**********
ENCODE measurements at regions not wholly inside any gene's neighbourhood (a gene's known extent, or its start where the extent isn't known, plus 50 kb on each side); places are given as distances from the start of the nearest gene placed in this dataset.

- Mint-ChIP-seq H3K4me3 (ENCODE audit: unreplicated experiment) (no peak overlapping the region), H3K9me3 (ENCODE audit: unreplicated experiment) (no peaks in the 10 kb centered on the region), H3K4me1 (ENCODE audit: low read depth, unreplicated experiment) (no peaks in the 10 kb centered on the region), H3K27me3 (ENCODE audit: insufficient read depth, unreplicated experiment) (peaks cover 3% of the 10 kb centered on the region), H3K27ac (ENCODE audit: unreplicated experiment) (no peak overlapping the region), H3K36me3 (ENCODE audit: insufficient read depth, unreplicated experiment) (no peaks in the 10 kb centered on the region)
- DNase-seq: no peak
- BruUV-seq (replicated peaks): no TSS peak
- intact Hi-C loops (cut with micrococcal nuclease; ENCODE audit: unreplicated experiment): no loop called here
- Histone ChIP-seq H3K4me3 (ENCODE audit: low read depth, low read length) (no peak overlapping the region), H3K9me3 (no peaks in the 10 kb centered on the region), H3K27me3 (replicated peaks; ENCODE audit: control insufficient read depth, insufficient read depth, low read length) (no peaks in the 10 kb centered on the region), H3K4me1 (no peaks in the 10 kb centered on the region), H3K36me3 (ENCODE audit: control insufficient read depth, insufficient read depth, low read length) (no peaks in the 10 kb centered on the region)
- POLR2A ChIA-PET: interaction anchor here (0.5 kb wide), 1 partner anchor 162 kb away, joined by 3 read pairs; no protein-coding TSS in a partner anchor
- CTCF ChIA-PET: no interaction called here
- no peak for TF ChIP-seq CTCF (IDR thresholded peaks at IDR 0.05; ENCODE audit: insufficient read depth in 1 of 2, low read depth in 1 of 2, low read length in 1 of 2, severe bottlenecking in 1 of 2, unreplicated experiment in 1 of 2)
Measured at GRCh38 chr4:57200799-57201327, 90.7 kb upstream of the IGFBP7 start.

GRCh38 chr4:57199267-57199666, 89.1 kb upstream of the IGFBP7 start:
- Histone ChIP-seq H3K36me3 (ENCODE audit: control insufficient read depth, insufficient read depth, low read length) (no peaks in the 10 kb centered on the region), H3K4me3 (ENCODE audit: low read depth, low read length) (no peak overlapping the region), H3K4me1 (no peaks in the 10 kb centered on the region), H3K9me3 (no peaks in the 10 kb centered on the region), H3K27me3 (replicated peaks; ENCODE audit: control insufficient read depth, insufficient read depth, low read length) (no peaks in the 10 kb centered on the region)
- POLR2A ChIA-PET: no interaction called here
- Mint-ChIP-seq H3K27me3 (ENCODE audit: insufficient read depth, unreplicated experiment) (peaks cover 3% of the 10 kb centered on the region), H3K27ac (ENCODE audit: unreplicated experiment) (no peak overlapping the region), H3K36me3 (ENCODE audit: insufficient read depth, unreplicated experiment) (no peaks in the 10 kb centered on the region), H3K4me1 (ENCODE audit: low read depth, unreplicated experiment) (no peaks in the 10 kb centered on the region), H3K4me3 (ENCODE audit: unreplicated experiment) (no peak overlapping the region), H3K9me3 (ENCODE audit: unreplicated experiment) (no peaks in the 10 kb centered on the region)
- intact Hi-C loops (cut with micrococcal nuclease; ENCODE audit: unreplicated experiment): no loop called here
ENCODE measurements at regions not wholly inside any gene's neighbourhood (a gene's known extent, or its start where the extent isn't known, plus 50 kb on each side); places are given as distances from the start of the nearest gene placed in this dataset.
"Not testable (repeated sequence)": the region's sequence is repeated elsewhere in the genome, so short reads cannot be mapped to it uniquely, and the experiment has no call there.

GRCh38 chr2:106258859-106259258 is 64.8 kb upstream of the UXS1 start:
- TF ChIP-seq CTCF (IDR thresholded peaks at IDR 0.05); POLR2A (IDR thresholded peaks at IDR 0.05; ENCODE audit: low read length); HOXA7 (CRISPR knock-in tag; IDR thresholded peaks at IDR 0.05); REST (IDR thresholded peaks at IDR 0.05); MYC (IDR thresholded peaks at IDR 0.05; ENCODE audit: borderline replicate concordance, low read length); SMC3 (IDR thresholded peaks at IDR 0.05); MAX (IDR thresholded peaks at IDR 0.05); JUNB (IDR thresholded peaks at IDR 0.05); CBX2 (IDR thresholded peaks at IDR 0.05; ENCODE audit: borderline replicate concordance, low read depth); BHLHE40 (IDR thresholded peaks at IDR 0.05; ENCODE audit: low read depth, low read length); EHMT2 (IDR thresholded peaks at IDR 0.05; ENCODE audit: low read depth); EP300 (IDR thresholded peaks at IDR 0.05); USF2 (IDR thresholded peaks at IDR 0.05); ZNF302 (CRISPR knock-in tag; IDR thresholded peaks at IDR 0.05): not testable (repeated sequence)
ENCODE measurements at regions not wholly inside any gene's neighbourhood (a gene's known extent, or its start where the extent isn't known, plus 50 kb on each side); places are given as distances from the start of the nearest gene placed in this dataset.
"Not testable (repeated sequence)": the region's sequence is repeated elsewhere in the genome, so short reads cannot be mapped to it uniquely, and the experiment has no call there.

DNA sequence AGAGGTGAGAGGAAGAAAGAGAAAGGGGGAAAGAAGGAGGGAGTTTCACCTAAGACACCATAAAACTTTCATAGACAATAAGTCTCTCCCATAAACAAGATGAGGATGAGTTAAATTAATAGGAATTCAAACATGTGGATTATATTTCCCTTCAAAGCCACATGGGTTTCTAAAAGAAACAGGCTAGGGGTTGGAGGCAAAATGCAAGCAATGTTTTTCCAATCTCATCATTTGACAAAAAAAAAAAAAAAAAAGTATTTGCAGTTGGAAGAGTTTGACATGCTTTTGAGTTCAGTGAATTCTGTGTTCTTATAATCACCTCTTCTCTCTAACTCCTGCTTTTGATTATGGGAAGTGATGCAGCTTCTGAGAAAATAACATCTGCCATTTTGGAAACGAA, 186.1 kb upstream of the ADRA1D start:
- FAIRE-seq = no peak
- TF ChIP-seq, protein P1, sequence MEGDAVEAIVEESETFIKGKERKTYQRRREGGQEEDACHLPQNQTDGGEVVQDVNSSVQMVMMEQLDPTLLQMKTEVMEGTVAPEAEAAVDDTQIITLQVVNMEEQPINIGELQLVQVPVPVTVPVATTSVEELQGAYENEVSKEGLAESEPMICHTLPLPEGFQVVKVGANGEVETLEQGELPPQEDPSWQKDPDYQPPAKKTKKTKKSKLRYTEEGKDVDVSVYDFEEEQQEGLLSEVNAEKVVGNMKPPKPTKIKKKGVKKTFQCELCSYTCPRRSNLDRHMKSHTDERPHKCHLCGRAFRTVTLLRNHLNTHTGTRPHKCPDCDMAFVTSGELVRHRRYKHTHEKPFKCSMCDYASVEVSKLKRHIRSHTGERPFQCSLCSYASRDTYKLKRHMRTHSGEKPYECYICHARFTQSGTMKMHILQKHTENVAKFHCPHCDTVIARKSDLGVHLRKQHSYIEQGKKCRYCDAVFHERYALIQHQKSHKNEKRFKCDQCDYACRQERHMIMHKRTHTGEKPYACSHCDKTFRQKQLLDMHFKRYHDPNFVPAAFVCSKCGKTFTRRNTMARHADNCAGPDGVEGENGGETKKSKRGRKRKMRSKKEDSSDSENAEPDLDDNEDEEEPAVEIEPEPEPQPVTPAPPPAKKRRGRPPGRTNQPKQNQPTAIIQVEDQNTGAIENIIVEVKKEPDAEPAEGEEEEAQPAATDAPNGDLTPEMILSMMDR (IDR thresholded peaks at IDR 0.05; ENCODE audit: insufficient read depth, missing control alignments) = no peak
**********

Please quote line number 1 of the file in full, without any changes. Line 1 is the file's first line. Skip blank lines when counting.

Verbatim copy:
ENCODE measurements at regions not wholly inside any gene's neighbourhood (a gene's known extent, or its start where the extent isn't known, plus 50 kb on each side); places are given as distances from the start of the nearest gene placed in this dataset.